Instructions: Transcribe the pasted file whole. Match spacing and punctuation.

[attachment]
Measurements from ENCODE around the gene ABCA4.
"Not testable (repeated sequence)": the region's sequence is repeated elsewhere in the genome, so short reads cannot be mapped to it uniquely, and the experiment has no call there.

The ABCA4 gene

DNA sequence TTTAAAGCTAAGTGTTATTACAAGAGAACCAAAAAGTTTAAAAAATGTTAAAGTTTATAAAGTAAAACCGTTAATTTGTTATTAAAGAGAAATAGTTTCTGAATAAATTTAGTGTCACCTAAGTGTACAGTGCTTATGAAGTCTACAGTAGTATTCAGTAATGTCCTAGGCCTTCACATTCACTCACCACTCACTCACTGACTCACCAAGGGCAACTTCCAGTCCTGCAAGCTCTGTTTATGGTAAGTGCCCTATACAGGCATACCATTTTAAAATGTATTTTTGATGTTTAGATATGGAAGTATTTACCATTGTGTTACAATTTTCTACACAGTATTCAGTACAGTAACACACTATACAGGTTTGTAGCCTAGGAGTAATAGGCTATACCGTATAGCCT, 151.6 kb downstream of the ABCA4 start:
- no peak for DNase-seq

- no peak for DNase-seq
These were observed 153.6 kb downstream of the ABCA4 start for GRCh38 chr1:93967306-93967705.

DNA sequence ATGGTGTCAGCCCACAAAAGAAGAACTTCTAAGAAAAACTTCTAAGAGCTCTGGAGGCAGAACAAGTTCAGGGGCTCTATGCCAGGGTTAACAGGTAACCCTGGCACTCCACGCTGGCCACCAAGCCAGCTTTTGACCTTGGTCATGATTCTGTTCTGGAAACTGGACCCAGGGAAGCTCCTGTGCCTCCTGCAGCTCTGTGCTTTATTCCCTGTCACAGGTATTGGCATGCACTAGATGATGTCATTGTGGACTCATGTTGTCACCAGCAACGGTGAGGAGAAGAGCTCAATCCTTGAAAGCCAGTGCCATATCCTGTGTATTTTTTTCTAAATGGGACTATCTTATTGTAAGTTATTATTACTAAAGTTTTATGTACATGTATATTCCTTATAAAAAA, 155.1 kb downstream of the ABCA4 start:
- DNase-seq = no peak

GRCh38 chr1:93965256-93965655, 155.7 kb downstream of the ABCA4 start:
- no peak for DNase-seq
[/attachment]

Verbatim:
Measurements from ENCODE around the gene ABCA4.
"Not testable (repeated sequence)": the region's sequence is repeated elsewhere in the genome, so short reads cannot be mapped to it uniquely, and the experiment has no call there.

The ABCA4 gene

DNA sequence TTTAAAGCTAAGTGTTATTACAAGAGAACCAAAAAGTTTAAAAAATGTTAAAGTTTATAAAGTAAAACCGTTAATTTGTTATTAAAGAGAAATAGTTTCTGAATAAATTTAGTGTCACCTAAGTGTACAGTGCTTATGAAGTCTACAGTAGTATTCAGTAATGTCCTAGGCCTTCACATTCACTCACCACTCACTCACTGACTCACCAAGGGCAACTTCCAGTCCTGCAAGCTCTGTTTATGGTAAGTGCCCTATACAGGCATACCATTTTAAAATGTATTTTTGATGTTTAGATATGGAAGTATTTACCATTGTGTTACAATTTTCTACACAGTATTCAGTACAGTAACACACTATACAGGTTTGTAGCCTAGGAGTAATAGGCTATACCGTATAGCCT, 151.6 kb downstream of the ABCA4 start:
- no peak for DNase-seq

- no peak for DNase-seq
These were observed 153.6 kb downstream of the ABCA4 start for GRCh38 chr1:93967306-93967705.

DNA sequence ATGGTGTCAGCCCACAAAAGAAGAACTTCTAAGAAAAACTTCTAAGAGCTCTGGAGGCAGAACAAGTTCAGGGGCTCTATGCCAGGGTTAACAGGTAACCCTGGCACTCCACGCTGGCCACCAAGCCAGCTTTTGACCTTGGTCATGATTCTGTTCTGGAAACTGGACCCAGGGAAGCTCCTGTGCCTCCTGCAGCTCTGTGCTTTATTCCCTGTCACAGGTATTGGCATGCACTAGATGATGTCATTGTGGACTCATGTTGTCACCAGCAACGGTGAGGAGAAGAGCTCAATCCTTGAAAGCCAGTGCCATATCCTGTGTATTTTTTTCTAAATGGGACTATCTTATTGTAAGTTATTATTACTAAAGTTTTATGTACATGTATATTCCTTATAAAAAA, 155.1 kb downstream of the ABCA4 start:
- DNase-seq = no peak

GRCh38 chr1:93965256-93965655, 155.7 kb downstream of the ABCA4 start:
- no peak for DNase-seq